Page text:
Doctor or Assistant Doctor?

States with need for primary care physicians Who will meet your community’s need for primary care in the future: a doctor, nurse practitioner, physician assistant … or someone else?
 
The growing shortage of primary care physicians has been well documented, with estimates from the Association of American Medical Colleges putting the predicted shortfall at 45,000 by the year 2020. Many experts call for using PAs and NPs to fill some of the gaps in primary care. Now, the state of Missouri is looking to another solution: assistant physicians.
 
Missouri has great need for primary care providers, especially in rural areas. According to the Missouri Foundation for Health, 98 of Missouri’s 101 rural counties are designated Primary Medical Health Professional Shortage Areas. So the state passed a law allowing medical school graduates to practice in those rural areas as “assistant physicians,” even though they haven’t landed a residency, as long as they have passed the first two parts of their licensing exam.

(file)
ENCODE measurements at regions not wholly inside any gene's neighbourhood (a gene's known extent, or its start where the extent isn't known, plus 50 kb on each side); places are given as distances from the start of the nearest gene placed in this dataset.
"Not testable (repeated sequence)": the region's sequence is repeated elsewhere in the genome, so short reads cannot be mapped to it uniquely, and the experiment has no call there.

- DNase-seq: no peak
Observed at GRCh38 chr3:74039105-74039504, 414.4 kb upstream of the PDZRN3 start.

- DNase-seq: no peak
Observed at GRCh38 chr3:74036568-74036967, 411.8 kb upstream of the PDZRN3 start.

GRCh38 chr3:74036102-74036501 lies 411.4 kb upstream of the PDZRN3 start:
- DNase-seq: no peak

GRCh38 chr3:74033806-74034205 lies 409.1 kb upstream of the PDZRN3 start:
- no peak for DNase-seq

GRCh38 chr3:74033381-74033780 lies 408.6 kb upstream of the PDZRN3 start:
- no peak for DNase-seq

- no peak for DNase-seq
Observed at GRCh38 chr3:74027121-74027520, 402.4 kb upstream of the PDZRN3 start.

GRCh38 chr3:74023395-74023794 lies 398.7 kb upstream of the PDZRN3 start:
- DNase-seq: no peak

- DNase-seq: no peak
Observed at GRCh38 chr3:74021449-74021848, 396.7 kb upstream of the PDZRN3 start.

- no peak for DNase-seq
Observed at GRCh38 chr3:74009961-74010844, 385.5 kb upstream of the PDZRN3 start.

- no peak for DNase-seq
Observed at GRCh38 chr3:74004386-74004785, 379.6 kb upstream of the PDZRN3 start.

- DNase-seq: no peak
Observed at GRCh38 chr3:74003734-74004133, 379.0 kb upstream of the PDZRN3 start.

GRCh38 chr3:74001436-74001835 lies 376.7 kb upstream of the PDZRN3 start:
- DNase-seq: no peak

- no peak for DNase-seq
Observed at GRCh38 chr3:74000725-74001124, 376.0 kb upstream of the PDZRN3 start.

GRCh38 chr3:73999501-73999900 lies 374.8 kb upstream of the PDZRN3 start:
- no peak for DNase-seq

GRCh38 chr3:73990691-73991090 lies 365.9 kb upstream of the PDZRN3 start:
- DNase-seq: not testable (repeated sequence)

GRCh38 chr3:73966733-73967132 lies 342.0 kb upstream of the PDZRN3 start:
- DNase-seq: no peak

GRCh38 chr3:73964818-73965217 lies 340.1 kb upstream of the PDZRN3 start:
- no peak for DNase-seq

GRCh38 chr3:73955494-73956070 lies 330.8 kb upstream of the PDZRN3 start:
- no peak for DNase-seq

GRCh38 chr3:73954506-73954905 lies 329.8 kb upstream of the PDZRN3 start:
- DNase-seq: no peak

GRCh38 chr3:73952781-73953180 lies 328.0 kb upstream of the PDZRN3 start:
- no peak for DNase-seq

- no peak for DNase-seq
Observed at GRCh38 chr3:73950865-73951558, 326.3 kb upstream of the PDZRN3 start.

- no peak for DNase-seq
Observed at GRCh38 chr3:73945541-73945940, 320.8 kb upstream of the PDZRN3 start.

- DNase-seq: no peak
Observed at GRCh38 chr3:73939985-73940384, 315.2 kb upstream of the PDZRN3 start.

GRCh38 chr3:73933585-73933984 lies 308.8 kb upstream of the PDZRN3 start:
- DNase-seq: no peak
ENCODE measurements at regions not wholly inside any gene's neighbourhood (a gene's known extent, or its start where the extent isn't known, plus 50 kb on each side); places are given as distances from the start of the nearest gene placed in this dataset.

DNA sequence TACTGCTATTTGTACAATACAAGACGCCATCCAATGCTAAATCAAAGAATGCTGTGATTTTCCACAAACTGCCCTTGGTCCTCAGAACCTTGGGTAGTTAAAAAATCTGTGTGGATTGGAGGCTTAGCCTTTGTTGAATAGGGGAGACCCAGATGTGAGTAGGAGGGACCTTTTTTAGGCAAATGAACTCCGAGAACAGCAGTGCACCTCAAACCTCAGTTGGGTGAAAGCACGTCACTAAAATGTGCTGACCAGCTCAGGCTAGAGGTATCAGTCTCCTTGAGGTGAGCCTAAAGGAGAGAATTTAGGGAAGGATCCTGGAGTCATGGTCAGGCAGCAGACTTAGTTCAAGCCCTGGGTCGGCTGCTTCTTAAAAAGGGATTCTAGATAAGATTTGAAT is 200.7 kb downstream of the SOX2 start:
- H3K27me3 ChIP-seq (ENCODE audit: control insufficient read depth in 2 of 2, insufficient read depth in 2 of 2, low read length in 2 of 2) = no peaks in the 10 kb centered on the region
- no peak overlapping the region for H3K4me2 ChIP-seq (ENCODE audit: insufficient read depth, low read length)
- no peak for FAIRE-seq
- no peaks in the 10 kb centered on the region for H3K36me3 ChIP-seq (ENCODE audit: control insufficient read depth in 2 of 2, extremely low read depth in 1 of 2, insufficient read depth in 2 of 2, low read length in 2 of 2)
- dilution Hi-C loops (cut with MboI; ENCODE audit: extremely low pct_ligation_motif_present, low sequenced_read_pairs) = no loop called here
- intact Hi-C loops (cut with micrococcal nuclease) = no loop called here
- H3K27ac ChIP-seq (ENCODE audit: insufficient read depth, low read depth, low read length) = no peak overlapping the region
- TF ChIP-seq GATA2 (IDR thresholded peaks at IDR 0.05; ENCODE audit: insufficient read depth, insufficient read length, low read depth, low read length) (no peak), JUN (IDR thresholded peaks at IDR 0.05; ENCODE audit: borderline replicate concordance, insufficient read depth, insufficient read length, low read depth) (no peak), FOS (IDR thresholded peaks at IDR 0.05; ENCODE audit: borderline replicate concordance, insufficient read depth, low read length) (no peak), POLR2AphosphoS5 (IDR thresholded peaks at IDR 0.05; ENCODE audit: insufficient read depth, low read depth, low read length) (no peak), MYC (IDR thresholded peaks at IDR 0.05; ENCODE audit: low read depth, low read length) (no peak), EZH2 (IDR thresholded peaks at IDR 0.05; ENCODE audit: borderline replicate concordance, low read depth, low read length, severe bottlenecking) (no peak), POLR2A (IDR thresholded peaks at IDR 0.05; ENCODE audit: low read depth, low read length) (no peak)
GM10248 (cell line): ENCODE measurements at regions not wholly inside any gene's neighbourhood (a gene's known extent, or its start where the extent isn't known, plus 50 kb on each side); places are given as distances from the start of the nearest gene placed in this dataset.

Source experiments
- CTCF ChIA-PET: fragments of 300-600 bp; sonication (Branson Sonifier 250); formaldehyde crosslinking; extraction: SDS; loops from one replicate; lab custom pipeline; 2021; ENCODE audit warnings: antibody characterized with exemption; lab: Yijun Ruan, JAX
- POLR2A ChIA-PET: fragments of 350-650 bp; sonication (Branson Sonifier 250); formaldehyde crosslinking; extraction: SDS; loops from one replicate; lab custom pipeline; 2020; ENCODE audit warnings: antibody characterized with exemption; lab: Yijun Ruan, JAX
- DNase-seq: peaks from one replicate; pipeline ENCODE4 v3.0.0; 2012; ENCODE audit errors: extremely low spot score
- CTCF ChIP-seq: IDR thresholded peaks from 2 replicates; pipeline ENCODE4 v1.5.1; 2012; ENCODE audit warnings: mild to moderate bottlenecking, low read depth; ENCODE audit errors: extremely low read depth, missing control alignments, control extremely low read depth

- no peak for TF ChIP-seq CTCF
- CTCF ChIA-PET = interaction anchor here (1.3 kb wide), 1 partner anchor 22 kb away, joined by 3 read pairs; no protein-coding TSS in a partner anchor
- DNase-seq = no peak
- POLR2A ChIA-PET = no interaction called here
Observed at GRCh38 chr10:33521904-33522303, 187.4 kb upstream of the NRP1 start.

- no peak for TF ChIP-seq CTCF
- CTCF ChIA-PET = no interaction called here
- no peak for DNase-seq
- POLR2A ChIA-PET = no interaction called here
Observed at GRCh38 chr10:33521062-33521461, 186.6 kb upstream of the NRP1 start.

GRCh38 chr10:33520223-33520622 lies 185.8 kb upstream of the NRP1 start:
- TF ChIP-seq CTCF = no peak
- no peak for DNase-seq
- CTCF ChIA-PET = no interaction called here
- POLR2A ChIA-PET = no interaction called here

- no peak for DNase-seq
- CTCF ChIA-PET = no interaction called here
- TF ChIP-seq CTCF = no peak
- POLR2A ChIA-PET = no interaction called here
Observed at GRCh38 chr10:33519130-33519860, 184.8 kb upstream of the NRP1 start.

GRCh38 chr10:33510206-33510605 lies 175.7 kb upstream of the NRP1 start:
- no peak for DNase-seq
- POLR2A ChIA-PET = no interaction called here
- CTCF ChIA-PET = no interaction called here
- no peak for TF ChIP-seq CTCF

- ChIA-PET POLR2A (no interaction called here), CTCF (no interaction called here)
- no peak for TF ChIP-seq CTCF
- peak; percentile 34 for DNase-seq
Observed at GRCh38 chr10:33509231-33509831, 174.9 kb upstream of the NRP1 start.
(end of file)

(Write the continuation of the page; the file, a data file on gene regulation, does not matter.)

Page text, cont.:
Under the law, assistant physicians must enter into a collaborative agreement with a nearby physician, similar to the agreements in many states that govern nurse practitioners’ practices. Collaborating physicians would supervise assistant physicians on site for 30 days. But after that, assistant physicians could practice without direct supervision up to 50 miles away and will be able to prescribe Schedule III, IV and V drugs.
Supporters say the scope of practice will be sufficiently narrow. But opponents are concerned that medical schools don’t produce physicians ready to practice independently without additional training. The American Medical Association has expressed opposition.